Matching food and wine can be a tricky business. It's a case of matching flavour profiles or working on the basis that often opposites attract - but ultimately it's about what works for you.
So here's an idea for a four-course winter Christmas-style dinner with matching wines that won't severely disrupt the household budget. (Next week we'll look at another mid-winter dinner with food and wine that will stretch the wallet a little further.)
First course: a heart-warming soup - I've gone for pumpkin with a dash of ginger and coriander, simple, satisfying and inexpensive. A small nip of dry sherry is often a perfect choice but staying with a more traditional table wine with a level of richness and creamy texture, a chardonnay with not too much obvious oak will be a nice match.
Traditional roast chicken with potatoes and green beans (or whatever vegetables are in season and fit the budget) follows, as the main course. Frankly, the chardonnay would work here as well - chicken being such a versatile and accommodating dish when it comes to wine. But in the interests of variety and expanding our horizons - and also hankering after a glass of New Zealand's current favourite red wine - we'll opt for pinot noir. Be warned, great pinots at bargain prices are difficult to come by because this is very much a bespoke varietal and extra effort by the producer is usually reflected in higher prices. But they are out there, you just need to ferret about.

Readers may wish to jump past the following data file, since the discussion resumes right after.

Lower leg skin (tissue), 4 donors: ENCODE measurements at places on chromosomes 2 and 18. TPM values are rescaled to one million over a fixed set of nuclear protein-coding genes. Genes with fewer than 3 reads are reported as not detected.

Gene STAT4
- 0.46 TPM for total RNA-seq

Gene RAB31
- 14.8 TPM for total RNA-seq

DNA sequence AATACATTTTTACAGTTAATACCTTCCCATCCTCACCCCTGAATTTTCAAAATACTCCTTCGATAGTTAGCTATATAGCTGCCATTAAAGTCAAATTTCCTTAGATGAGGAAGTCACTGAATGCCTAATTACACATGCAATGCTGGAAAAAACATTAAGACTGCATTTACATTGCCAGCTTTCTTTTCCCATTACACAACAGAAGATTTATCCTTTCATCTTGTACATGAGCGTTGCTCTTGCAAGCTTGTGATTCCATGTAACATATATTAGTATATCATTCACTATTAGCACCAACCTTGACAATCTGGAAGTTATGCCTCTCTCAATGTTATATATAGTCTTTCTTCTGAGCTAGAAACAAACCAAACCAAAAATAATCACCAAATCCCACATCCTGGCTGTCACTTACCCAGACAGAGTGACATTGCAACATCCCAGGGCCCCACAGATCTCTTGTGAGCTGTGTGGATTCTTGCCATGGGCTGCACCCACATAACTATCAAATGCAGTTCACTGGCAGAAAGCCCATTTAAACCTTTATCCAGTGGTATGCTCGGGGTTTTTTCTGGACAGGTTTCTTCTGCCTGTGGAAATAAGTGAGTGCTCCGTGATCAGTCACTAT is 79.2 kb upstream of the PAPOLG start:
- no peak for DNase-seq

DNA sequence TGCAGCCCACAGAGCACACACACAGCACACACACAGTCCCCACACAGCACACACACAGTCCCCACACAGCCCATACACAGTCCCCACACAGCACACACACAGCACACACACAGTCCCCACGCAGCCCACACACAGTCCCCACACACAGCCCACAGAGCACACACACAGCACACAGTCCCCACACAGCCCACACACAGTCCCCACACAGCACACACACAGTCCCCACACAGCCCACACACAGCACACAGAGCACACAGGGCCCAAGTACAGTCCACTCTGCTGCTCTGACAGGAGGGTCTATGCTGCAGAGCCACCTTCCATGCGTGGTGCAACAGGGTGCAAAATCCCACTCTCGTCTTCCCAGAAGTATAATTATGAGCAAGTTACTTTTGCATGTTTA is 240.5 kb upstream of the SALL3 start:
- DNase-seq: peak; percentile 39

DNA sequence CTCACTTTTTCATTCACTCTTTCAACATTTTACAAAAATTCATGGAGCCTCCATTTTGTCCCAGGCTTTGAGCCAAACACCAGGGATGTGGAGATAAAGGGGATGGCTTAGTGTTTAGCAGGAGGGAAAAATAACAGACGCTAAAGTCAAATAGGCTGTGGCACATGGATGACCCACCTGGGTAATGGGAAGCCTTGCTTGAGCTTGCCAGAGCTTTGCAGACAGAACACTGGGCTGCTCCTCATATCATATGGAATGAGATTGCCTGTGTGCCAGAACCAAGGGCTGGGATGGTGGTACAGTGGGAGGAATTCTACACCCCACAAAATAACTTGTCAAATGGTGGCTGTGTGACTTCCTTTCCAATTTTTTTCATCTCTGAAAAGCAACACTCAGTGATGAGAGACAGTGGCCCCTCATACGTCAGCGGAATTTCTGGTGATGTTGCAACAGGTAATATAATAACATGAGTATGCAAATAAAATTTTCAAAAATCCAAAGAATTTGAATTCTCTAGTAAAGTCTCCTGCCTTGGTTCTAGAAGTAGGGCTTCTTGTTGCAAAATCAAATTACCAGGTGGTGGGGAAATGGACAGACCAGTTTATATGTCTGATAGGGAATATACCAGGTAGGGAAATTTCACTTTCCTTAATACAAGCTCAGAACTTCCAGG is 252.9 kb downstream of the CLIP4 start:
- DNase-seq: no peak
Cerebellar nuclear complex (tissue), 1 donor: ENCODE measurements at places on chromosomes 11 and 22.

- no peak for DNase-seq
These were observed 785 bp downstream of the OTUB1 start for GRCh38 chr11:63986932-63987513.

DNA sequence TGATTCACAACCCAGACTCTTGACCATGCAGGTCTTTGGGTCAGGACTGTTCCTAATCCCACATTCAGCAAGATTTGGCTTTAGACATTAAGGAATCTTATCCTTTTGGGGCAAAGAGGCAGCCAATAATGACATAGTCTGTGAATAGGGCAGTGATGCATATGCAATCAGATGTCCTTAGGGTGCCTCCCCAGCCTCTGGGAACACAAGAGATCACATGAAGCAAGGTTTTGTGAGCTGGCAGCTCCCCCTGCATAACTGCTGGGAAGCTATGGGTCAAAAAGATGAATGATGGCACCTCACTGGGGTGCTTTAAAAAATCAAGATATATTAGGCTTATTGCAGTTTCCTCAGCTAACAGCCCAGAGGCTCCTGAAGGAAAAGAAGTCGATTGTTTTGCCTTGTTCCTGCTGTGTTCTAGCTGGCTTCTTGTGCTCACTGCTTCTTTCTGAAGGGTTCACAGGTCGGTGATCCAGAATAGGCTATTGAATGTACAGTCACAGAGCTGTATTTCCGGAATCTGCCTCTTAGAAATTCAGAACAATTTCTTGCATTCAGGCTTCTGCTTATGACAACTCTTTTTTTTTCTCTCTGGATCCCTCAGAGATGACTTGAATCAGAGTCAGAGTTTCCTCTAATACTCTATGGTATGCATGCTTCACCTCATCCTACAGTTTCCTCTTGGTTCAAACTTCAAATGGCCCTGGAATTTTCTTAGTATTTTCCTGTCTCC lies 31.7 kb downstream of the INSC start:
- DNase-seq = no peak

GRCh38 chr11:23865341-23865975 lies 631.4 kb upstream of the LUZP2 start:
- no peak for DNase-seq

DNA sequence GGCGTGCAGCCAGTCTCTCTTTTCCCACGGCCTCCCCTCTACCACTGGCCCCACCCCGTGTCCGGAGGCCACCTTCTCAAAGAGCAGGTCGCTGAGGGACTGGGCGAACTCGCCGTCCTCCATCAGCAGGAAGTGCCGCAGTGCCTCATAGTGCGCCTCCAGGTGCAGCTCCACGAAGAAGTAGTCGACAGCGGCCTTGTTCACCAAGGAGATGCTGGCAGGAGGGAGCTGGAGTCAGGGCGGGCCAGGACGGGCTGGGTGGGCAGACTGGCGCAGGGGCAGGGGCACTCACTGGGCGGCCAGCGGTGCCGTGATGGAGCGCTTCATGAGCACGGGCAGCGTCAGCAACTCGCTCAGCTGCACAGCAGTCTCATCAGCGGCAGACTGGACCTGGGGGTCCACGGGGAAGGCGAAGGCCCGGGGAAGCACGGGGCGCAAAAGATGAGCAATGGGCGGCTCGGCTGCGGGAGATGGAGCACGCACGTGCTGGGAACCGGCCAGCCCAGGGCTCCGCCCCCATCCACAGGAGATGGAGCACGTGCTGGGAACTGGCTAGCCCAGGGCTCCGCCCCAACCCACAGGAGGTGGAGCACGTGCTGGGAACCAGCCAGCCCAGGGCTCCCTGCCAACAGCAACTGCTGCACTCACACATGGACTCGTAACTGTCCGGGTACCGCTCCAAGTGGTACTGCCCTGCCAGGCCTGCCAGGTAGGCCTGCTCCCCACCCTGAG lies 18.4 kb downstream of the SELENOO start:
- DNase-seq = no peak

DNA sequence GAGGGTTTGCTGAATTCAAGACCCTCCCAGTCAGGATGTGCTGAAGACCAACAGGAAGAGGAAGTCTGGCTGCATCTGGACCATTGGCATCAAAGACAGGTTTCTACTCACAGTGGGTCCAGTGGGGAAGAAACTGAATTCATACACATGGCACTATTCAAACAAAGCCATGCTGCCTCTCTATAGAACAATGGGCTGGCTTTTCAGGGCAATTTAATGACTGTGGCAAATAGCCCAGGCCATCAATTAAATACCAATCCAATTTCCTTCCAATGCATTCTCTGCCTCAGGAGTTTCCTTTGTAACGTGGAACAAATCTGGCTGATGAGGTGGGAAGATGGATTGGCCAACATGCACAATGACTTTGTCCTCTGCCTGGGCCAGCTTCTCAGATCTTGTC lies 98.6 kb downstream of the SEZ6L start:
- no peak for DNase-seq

Which brings us to dessert. A simple and inexpensive dish that looks, tastes and sounds wonderful is tarte tatin. All that rich, gooey toffee caramel cries out for a luscious, razor-sharp dessert wine that not only embraces apple but also can slice through the sticky pastry. Go straight to Selaks' 2011 Heritage Reserve Gisborne Waipara gewurztraminer riesling. With flavours of honeysuckle, summer fruits, apricot, nectarine and papaya, it has luscious sweetness balanced by fresh acidity.
It wouldn't be a proper midwinter Christmas dinner without a mince pie to finish off. A small glass of tawny port as an accompanying "sipper" will be just fine and apparently aids digestion.
Failing that, try a glass of the old '70s cheapie and Friday night student flat fave, Asti Spumante. You may scoff but try it and you'll be pleasantly surprised.
2009 Takutai Chardonnay, $12.50
From Nelson's Waimea Estates, this is a very good vintage and exceptional value for money. It is light, easy and zesty with citrus and stonefruit characters and oh-so-subtle oak, with a nice, creamy texture.
2010 Haha Pinot Noir, $19.99
A wine made from grapes grown in Marlborough from a pinot-loving vintage. Haha is a Maori word, meaning savoury and luscious, which sums up this wine. It's also very
satisfying and very affordable.